Still Tricky

What's perhaps best about the new SSX though is that, for all these new changes, you can still pick it up and play it the way you played Tricky. You'll even get quite some way - you could certainly max out a character and get bronze medals on the third peak's toughest tasks without a single board press, handplant or massive combo. But to get the most out of the game you will need to explore the big changes thoroughly. As a newcomer, it's the sort of game that could take years to truly unravel. With this in mind, then, the lack of a dedicated Tutorial mode is something of an oversight, but thankfully your M-Com PDA (don't worry, she's not saying "Enron!" when you hit Pause), which operates all the menus and suchforth, feeds you various tips and challenges directly. Still, in the absence of a printed manual, we only found out about some of the game's advances on the internet, and that's not good. Especially as most of you don't read manuals at all.

You can do plenty of other things with your M-Com, of course, like buying items from the lodge (apart from attributes and uber tricks, which are the only things that affect your rider's abilities, you can buy different hats, hairstyles, eyewear, clothing, and even dodgy heads and new boards to serve your rider's vanity), and checking out how much of the game you've unlocked, how many snowflake icons remain, how many medals you have, how many "career highlights" you've achieved (whether you've managed to do 10 grind ubers in a single event, or pulled a 20x combo), etc. You can even toy with Radio BIG, the humourlessly MCed frontend for this year's selection of funky beats - although SSX 3 is crying out for a "Custom Soundtrack Radio" option, rather than just the option to buy up existing tracks with 'song points' and mould them into your own playlist. Still, most of the tracks aren't hugely objectionable - there's even some Jane's Addiction and Placebo on there. Er, yeah, best not ask me about music in future...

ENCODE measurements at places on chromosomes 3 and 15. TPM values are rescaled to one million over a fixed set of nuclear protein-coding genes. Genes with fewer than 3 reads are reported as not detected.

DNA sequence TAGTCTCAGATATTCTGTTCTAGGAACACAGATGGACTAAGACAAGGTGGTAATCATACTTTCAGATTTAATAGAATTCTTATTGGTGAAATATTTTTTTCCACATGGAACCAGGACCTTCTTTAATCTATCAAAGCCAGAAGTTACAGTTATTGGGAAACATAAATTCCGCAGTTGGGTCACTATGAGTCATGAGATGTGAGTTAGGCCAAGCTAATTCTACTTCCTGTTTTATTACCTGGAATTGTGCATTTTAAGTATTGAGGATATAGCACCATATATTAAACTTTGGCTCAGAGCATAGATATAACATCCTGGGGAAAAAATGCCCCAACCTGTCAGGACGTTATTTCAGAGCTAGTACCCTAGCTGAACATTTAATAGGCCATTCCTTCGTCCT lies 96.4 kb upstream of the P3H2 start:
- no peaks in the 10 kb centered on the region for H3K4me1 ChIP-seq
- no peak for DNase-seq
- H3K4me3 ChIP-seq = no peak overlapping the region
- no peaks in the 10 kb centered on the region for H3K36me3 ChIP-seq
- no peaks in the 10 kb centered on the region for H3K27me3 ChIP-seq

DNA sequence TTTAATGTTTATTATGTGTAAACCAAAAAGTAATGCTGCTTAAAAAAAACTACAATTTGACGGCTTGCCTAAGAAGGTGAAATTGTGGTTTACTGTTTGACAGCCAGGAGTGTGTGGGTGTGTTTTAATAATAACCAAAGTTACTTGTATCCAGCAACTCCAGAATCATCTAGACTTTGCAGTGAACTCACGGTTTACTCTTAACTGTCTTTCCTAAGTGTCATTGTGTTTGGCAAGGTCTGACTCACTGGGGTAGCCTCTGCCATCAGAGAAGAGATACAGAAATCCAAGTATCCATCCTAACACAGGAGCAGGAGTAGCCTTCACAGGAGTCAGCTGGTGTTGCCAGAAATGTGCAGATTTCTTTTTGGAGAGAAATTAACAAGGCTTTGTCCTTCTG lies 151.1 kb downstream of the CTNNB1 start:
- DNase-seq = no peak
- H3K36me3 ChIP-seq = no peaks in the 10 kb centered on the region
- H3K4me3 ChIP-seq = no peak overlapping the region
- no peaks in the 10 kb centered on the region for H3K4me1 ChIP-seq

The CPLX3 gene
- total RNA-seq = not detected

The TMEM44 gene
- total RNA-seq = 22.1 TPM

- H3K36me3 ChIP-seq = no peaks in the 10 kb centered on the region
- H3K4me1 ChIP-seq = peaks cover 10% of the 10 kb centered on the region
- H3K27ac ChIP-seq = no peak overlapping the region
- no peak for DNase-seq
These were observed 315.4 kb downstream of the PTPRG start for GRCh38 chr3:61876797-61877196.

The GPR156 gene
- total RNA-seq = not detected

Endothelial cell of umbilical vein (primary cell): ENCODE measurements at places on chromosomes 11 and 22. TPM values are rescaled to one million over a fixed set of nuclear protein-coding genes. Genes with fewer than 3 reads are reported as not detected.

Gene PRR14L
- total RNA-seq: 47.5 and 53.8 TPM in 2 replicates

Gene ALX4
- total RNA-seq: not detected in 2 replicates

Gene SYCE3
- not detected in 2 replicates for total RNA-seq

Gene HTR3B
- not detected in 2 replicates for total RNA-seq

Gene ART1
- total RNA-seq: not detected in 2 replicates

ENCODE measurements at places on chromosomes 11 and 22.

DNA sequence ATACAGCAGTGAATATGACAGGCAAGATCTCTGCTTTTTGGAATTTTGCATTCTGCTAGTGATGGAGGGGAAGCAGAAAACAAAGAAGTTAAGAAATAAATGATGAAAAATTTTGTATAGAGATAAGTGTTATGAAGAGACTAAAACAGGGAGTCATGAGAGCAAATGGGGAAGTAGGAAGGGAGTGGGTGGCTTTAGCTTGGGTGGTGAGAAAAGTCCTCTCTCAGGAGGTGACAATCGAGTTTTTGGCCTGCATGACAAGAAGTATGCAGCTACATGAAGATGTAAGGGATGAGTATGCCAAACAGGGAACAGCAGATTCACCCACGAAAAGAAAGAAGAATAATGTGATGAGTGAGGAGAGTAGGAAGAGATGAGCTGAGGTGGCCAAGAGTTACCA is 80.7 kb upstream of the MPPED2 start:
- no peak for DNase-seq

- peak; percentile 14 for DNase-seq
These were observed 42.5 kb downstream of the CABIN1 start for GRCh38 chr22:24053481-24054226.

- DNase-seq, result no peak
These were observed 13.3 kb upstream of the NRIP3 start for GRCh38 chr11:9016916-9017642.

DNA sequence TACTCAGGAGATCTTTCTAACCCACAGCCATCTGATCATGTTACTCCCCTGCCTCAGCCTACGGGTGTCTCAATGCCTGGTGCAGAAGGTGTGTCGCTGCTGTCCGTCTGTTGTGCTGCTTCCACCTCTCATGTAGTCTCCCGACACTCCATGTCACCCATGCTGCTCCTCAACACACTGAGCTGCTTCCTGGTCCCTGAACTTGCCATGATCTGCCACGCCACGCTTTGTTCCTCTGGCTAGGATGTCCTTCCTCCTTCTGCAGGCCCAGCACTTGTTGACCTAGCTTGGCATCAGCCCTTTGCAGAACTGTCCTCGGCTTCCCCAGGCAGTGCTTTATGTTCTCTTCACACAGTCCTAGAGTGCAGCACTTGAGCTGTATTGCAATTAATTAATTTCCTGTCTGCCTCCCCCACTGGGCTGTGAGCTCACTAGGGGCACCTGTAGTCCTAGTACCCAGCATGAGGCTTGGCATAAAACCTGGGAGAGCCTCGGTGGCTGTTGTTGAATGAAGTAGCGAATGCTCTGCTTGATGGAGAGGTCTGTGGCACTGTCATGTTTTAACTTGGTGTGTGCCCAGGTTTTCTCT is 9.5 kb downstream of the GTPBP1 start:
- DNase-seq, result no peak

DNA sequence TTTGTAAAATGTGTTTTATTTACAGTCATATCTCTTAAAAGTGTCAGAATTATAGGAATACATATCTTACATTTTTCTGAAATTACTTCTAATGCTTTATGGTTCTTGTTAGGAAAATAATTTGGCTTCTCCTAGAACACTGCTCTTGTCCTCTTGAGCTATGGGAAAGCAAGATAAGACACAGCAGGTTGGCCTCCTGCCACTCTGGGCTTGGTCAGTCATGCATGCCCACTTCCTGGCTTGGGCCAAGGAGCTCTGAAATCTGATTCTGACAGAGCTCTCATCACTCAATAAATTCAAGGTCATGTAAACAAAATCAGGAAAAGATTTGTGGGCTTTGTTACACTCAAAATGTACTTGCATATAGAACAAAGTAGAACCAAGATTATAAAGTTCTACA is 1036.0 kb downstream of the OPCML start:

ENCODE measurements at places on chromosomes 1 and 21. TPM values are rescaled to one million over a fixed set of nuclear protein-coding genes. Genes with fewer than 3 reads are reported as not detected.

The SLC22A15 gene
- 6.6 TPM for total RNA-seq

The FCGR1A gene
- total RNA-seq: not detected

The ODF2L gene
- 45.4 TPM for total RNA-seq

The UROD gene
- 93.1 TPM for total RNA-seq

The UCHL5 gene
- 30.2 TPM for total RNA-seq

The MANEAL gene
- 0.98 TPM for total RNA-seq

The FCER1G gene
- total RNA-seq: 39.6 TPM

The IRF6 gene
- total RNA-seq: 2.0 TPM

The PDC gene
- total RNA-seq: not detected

So: M-Com, Radio BIG, seamless levels, an overhauled trick system... gorgeous visuals? Of course. Holding the whole package together is one of the smoothest and most deliciously detailed and animated gaming environments ever conceived. If you've seen either of the previous two games then you know EA's capable of some beautiful design and animation because you simply won't have noticed the transition when a jump segues into a tumble or a grind becomes a jump. The same is still true - the word 'seamless' definitely deserves another application here - and now EA's matched it to some truly massive draw distances, typically colourful environments, far more clear cut, grindable objects, beautiful weather effects (which even affect gameplay, as a windswept second peak backcountry area has you being blown round corners), tons more traditionally paper-thin characters, and a lightning frame rate.

On the latter point, it's around about when you're streaking down the new city track for the first time, weaving through buildings on rails and plunging through glass ceilings and off precipices, that it first occurs to you that SSX 3 moves at a much faster pace than either of the first two, and although the city track is ironically one of the few areas of the game home to slowdown, it's a good example of how accommodating the game can be. It's a lot faster, yes, but it's also a lot more forgiving, right down to a new Recovery bar, which invites you to tap X quickly when you're tumbling through the snow or plummeting to earth and perhaps right yourself in time to save face and even salvage a couple of flips before you land...

Highs and Lows